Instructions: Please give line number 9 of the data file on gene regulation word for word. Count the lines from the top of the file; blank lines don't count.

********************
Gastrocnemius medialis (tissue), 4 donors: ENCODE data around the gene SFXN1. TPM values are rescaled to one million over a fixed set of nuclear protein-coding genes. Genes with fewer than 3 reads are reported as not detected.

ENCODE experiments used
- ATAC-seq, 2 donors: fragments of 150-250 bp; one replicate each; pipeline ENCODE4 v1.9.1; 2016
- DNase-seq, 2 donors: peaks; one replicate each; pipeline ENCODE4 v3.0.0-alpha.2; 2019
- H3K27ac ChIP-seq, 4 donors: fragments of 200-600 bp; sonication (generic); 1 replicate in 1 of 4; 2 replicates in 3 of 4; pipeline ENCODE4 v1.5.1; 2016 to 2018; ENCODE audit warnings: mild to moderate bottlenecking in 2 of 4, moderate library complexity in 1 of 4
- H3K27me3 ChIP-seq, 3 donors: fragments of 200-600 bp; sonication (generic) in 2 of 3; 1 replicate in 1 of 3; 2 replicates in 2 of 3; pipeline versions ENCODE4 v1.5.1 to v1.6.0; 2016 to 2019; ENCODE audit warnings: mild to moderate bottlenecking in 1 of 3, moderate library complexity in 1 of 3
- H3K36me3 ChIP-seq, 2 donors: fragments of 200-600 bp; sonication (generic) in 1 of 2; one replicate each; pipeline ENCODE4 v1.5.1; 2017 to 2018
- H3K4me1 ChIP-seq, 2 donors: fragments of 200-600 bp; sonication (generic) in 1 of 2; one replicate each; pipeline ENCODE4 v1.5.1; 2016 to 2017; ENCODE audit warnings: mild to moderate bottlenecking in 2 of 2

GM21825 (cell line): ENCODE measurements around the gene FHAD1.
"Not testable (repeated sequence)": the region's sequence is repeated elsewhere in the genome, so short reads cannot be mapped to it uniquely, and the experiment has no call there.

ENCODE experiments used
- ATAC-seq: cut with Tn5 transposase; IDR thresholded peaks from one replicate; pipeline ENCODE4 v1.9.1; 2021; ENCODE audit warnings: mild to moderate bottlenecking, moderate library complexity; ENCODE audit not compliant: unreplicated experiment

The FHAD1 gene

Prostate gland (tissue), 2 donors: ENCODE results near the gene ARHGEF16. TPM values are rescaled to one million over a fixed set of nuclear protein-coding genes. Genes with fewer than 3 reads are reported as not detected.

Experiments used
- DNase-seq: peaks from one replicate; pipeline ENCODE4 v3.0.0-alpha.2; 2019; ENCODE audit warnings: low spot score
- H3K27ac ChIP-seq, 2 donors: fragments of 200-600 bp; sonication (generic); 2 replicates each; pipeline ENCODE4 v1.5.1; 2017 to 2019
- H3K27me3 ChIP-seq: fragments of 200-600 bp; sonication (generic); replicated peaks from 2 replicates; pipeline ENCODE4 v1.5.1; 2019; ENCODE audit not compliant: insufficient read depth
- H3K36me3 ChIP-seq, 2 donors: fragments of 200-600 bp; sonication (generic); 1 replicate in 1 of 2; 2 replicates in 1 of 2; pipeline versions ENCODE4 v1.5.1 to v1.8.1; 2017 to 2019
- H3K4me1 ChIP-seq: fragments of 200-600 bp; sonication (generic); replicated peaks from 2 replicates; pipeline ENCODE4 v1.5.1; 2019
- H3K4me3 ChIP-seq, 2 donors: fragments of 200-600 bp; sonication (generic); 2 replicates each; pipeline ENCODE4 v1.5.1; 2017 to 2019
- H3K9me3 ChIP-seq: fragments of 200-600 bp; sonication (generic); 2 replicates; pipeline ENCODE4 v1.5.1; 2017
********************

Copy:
GM21825 (cell line): ENCODE measurements around the gene FHAD1.